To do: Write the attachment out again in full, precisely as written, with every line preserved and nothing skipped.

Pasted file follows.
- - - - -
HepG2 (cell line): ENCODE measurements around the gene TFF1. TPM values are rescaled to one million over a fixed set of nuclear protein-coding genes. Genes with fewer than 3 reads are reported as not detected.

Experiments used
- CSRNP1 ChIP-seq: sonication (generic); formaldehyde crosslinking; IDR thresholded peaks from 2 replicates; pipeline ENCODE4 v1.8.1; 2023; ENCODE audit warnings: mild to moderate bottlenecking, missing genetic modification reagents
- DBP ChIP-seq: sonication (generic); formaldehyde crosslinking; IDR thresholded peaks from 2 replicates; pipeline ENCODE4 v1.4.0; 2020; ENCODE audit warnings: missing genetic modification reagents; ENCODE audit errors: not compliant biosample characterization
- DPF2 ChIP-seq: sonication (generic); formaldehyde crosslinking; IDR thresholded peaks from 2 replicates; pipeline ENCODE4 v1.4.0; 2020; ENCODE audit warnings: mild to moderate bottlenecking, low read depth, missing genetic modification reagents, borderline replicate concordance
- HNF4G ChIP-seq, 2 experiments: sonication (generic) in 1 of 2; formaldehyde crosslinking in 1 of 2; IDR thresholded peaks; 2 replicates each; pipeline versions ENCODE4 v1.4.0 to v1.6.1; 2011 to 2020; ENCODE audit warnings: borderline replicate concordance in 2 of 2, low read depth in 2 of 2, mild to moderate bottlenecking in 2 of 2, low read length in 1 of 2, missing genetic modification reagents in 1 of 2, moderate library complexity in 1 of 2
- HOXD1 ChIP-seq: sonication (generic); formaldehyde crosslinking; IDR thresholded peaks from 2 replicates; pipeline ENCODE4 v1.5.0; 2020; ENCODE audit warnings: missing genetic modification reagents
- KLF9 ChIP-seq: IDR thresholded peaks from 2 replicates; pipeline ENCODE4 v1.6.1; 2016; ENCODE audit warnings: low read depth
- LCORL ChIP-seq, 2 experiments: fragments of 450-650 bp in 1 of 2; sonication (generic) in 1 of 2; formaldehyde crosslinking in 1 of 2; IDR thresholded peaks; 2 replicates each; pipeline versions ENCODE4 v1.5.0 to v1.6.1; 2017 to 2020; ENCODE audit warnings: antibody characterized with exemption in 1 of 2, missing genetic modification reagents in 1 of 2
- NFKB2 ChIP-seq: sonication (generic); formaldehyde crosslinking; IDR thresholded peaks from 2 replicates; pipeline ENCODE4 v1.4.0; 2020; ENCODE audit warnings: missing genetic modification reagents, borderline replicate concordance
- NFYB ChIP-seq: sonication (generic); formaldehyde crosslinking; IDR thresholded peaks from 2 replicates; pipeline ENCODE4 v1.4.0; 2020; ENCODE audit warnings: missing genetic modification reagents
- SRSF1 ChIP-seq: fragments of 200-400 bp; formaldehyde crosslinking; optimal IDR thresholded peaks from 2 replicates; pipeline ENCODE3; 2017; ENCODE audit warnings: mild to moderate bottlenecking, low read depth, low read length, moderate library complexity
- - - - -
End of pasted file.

HepG2 (cell line): ENCODE measurements around the gene TFF1. TPM values are rescaled to one million over a fixed set of nuclear protein-coding genes. Genes with fewer than 3 reads are reported as not detected.

Experiments used
- CSRNP1 ChIP-seq: sonication (generic); formaldehyde crosslinking; IDR thresholded peaks from 2 replicates; pipeline ENCODE4 v1.8.1; 2023; ENCODE audit warnings: mild to moderate bottlenecking, missing genetic modification reagents
- DBP ChIP-seq: sonication (generic); formaldehyde crosslinking; IDR thresholded peaks from 2 replicates; pipeline ENCODE4 v1.4.0; 2020; ENCODE audit warnings: missing genetic modification reagents; ENCODE audit errors: not compliant biosample characterization
- DPF2 ChIP-seq: sonication (generic); formaldehyde crosslinking; IDR thresholded peaks from 2 replicates; pipeline ENCODE4 v1.4.0; 2020; ENCODE audit warnings: mild to moderate bottlenecking, low read depth, missing genetic modification reagents, borderline replicate concordance
- HNF4G ChIP-seq, 2 experiments: sonication (generic) in 1 of 2; formaldehyde crosslinking in 1 of 2; IDR thresholded peaks; 2 replicates each; pipeline versions ENCODE4 v1.4.0 to v1.6.1; 2011 to 2020; ENCODE audit warnings: borderline replicate concordance in 2 of 2, low read depth in 2 of 2, mild to moderate bottlenecking in 2 of 2, low read length in 1 of 2, missing genetic modification reagents in 1 of 2, moderate library complexity in 1 of 2
- HOXD1 ChIP-seq: sonication (generic); formaldehyde crosslinking; IDR thresholded peaks from 2 replicates; pipeline ENCODE4 v1.5.0; 2020; ENCODE audit warnings: missing genetic modification reagents
- KLF9 ChIP-seq: IDR thresholded peaks from 2 replicates; pipeline ENCODE4 v1.6.1; 2016; ENCODE audit warnings: low read depth
- LCORL ChIP-seq, 2 experiments: fragments of 450-650 bp in 1 of 2; sonication (generic) in 1 of 2; formaldehyde crosslinking in 1 of 2; IDR thresholded peaks; 2 replicates each; pipeline versions ENCODE4 v1.5.0 to v1.6.1; 2017 to 2020; ENCODE audit warnings: antibody characterized with exemption in 1 of 2, missing genetic modification reagents in 1 of 2
- NFKB2 ChIP-seq: sonication (generic); formaldehyde crosslinking; IDR thresholded peaks from 2 replicates; pipeline ENCODE4 v1.4.0; 2020; ENCODE audit warnings: missing genetic modification reagents, borderline replicate concordance
- NFYB ChIP-seq: sonication (generic); formaldehyde crosslinking; IDR thresholded peaks from 2 replicates; pipeline ENCODE4 v1.4.0; 2020; ENCODE audit warnings: missing genetic modification reagents
- SRSF1 ChIP-seq: fragments of 200-400 bp; formaldehyde crosslinking; optimal IDR thresholded peaks from 2 replicates; pipeline ENCODE3; 2017; ENCODE audit warnings: mild to moderate bottlenecking, low read depth, low read length, moderate library complexity